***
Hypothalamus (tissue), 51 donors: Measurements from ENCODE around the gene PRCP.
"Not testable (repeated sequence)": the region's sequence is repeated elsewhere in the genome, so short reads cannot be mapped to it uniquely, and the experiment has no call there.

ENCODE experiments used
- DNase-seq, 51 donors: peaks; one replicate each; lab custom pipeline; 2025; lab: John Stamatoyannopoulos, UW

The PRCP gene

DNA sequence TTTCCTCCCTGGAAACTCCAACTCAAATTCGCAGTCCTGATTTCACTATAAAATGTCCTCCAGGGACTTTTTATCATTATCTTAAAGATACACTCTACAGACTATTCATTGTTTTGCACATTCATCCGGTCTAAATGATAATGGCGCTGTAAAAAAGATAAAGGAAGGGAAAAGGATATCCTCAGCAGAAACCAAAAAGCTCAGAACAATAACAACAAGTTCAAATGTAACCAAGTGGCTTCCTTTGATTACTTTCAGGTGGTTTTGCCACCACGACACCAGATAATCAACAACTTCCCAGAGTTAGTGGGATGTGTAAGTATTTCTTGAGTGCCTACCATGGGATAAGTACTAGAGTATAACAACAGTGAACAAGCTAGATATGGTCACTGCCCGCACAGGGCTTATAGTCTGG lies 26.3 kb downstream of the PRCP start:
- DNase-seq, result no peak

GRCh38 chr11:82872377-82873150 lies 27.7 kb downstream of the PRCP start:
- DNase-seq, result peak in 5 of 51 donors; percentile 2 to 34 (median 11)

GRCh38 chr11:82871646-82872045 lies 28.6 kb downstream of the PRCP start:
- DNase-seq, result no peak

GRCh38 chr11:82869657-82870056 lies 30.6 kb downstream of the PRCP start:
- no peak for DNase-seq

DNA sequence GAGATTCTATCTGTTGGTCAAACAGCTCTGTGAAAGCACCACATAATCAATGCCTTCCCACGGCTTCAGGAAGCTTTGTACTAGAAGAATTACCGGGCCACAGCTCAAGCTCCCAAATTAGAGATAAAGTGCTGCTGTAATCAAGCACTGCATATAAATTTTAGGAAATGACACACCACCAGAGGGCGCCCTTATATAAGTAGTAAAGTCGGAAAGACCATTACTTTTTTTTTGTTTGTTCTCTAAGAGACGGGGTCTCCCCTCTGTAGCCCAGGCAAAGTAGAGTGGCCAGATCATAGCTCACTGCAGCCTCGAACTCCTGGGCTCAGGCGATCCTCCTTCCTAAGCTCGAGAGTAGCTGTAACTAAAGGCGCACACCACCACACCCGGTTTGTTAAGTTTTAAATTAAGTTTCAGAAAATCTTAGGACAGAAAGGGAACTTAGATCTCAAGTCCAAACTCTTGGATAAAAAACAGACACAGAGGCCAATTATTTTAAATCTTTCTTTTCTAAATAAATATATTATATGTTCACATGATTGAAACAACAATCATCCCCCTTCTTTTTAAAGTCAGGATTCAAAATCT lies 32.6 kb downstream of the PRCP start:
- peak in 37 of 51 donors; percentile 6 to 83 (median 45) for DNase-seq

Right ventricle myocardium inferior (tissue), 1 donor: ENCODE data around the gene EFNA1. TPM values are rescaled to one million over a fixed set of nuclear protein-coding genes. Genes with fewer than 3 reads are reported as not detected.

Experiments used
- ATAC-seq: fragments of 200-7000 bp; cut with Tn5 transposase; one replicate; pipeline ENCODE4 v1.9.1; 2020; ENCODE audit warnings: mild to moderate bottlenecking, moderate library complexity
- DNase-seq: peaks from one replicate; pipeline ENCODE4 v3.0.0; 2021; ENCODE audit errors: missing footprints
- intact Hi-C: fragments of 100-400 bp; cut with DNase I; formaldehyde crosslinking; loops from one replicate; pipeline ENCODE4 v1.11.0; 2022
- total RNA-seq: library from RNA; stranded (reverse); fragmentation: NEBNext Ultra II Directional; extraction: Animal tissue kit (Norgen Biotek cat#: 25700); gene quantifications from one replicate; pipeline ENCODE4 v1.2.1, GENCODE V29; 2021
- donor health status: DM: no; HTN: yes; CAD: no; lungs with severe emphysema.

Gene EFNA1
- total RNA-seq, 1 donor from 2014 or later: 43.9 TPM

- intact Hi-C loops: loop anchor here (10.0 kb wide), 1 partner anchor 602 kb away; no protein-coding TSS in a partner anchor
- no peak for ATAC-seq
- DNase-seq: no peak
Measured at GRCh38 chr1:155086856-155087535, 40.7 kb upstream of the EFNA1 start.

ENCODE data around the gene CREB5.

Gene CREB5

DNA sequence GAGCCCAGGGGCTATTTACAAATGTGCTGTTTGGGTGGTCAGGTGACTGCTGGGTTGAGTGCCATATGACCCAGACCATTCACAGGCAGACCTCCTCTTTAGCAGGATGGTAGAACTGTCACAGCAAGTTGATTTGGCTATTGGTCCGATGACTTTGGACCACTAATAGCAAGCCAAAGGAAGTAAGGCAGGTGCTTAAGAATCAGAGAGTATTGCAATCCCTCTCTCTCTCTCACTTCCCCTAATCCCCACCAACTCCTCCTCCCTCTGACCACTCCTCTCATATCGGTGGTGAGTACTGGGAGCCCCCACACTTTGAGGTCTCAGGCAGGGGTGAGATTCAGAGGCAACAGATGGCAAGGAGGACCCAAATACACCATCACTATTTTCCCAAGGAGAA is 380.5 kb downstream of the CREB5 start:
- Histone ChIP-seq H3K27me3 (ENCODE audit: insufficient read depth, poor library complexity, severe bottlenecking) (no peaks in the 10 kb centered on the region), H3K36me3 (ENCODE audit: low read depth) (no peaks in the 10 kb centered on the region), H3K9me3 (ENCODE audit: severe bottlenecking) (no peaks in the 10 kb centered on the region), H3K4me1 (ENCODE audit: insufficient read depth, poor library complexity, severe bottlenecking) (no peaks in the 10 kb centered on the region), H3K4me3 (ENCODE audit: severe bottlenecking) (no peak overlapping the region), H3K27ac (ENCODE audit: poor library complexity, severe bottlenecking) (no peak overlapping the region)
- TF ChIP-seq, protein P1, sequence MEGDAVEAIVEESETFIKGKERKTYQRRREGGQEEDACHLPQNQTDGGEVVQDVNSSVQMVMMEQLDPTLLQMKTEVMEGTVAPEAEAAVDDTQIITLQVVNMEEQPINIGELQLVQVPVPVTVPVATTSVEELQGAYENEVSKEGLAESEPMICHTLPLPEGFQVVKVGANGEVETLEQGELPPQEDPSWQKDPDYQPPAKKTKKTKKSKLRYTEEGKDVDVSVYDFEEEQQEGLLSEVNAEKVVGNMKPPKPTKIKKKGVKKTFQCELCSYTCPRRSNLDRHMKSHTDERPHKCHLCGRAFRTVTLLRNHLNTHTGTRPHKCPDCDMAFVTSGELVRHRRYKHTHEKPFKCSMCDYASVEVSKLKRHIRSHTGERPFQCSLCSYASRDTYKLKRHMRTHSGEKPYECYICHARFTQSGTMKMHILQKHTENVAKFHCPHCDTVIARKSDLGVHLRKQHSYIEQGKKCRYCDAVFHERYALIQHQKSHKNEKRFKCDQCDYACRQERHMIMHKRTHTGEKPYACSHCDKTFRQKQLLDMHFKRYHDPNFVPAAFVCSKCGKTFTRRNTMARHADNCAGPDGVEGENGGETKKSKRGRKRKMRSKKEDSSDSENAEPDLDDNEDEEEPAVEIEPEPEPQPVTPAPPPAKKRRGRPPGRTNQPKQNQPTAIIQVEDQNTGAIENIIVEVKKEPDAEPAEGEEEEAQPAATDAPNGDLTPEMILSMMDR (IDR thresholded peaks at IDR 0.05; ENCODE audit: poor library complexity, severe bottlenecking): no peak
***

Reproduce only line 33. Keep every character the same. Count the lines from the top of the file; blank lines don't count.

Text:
- TF ChIP-seq, protein P1, sequence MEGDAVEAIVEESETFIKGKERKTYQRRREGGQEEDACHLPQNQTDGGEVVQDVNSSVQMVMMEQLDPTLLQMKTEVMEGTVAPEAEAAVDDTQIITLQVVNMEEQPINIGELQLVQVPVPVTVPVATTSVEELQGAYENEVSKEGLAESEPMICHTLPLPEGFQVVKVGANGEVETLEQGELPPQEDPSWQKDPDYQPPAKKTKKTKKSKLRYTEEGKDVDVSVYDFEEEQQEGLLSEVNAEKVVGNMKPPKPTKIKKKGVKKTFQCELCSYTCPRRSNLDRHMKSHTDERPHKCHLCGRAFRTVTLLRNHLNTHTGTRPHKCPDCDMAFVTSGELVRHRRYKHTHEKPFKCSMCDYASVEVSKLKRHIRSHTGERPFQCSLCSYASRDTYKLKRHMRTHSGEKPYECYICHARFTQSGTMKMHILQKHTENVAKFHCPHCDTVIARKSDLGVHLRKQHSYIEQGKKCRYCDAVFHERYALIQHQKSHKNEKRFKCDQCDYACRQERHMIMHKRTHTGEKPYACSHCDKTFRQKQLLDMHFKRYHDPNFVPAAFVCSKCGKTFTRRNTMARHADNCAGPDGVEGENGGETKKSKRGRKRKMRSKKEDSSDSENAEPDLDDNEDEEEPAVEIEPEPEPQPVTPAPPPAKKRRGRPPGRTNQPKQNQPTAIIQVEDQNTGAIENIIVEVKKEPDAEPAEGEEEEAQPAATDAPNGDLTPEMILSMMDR (IDR thresholded peaks at IDR 0.05; ENCODE audit: poor library complexity, severe bottlenecking): no peak